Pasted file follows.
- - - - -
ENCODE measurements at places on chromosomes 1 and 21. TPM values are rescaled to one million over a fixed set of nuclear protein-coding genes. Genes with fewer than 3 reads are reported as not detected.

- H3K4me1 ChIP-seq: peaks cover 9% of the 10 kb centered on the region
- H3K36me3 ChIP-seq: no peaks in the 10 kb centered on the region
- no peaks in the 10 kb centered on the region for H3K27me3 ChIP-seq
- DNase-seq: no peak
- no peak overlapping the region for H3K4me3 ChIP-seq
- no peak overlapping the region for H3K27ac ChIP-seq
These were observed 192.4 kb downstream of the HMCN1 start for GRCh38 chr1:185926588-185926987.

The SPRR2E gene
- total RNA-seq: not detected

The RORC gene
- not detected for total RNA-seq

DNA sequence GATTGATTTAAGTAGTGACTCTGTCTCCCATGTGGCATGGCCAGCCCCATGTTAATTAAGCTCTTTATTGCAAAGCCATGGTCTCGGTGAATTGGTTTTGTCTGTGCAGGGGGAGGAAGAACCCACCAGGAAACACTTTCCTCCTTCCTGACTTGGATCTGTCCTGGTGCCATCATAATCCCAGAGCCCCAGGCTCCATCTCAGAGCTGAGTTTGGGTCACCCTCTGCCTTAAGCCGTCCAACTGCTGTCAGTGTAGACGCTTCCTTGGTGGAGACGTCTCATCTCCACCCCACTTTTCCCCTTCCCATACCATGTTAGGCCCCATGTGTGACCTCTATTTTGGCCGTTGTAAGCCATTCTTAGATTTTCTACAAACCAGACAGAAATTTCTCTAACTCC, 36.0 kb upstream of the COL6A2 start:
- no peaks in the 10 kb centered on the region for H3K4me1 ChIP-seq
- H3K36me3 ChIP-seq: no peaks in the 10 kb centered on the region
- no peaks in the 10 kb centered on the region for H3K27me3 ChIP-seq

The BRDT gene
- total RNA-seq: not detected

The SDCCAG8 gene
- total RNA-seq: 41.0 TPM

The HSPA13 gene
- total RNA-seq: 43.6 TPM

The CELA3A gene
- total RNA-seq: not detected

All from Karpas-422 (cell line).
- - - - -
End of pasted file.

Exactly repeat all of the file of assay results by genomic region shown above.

ENCODE measurements at places on chromosomes 1 and 21. TPM values are rescaled to one million over a fixed set of nuclear protein-coding genes. Genes with fewer than 3 reads are reported as not detected.

- H3K4me1 ChIP-seq: peaks cover 9% of the 10 kb centered on the region
- H3K36me3 ChIP-seq: no peaks in the 10 kb centered on the region
- no peaks in the 10 kb centered on the region for H3K27me3 ChIP-seq
- DNase-seq: no peak
- no peak overlapping the region for H3K4me3 ChIP-seq
- no peak overlapping the region for H3K27ac ChIP-seq
These were observed 192.4 kb downstream of the HMCN1 start for GRCh38 chr1:185926588-185926987.

The SPRR2E gene
- total RNA-seq: not detected

The RORC gene
- not detected for total RNA-seq

DNA sequence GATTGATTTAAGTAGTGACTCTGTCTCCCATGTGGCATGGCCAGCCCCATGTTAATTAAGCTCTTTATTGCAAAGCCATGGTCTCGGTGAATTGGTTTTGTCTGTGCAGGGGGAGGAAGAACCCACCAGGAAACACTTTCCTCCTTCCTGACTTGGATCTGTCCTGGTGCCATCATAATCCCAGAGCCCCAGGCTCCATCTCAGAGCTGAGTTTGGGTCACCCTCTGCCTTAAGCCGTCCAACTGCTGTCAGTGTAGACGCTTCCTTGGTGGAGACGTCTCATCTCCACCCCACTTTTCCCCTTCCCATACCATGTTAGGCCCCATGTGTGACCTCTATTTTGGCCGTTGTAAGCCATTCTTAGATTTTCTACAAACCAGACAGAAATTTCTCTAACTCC, 36.0 kb upstream of the COL6A2 start:
- no peaks in the 10 kb centered on the region for H3K4me1 ChIP-seq
- H3K36me3 ChIP-seq: no peaks in the 10 kb centered on the region
- no peaks in the 10 kb centered on the region for H3K27me3 ChIP-seq

The BRDT gene
- total RNA-seq: not detected

The SDCCAG8 gene
- total RNA-seq: 41.0 TPM

The HSPA13 gene
- total RNA-seq: 43.6 TPM

The CELA3A gene
- total RNA-seq: not detected

All from Karpas-422 (cell line).